womens role in antigone

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In ancient times, Greece was a male-dominated society. In Antigone, Sophocles portrays woman as strong individuals who are capable of making decisions. Sophocles also portrays women in which they were stereotyped in the ancient times as passive and weak women. He shows these two characteristics through Antigone and Ismene. Through the character of Ismene, Sophocles shows the stereotypical weak woman, and through the character of Antigone, he shows the strong personality that woman have.
Throughout the play, Sophocles shows the reader that Antigone’s character is filled with passion, determination, and bravery. Antigone’s character is strong enough to do what she feels is right, which is to have a proper burial ceremony for her brother, despite the fact that it is against the law set by Creon. Creon is determined to carry out the consequences which he set if anybody were to go against him. When he finds out that somebody has disobeyed, he reacts with fury: “What? What man alive would dare?” (280-281). Here, Sophocles is stressing on the face that Creon says the word “man.” The thought of a woman disobeying his laws does not cross Creon’s mind once. In addition to this, when Creon confronts Antigone about the crime she has committed, Antigone admits to it right away: “I did it. I don’t deny a thing” (492). Sophocles is showing the nature of Antigone’s character. He displays her pride with this quote because she is accepting her consequences with a sense of pride. She feels that she has done the right thing in properly burying her brother. This type of action shows the unique character of Antigone. Even though she is a woman, she is strong and stands up for what she believes in, and this is what sets her apart from everyone else in the play.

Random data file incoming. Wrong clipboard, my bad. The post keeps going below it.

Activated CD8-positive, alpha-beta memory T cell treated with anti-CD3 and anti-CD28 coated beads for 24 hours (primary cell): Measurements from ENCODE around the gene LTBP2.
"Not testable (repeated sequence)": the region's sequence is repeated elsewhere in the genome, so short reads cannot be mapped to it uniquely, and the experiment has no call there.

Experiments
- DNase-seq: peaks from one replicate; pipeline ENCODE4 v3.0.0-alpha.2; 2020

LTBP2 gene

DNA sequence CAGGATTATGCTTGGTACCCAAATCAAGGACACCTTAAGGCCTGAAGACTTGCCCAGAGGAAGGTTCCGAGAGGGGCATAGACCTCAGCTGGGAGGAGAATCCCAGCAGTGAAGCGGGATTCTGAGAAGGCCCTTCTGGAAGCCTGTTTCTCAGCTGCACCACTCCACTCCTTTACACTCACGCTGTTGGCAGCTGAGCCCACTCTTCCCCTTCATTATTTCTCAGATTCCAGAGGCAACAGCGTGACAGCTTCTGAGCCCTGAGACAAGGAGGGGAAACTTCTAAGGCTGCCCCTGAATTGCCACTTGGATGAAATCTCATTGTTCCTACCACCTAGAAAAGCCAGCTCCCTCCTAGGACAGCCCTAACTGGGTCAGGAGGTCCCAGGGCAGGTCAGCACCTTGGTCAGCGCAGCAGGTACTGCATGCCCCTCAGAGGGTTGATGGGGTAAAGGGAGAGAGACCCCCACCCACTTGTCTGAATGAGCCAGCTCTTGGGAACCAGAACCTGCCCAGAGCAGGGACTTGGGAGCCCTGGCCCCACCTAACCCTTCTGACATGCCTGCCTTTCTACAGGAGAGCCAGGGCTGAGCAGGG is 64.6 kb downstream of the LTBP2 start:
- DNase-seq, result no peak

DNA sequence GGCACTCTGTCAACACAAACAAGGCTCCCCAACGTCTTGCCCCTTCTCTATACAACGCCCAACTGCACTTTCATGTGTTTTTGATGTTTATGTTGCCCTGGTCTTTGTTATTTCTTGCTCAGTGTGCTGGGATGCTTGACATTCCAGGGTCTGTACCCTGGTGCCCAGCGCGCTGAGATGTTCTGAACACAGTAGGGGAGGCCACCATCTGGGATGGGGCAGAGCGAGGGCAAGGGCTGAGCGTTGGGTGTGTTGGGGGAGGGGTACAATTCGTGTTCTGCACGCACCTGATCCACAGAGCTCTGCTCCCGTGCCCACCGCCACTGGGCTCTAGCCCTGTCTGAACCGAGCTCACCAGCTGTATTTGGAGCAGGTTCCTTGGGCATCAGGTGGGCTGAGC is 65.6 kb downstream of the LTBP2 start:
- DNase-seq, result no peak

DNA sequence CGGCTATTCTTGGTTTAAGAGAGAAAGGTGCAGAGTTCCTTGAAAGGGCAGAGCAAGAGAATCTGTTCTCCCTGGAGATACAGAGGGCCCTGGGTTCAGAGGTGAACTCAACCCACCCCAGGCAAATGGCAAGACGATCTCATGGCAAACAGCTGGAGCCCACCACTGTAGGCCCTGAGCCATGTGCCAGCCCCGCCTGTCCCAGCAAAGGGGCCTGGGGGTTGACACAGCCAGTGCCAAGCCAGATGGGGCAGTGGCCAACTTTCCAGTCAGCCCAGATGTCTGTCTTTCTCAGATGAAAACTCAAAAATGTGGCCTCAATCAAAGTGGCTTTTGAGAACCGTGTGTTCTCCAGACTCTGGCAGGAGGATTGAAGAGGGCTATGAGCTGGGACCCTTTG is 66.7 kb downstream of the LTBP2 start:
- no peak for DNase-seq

Sophocles sets Antigone apart from everyone else in the play through the encounters between her and her sister Ismene. Ismene
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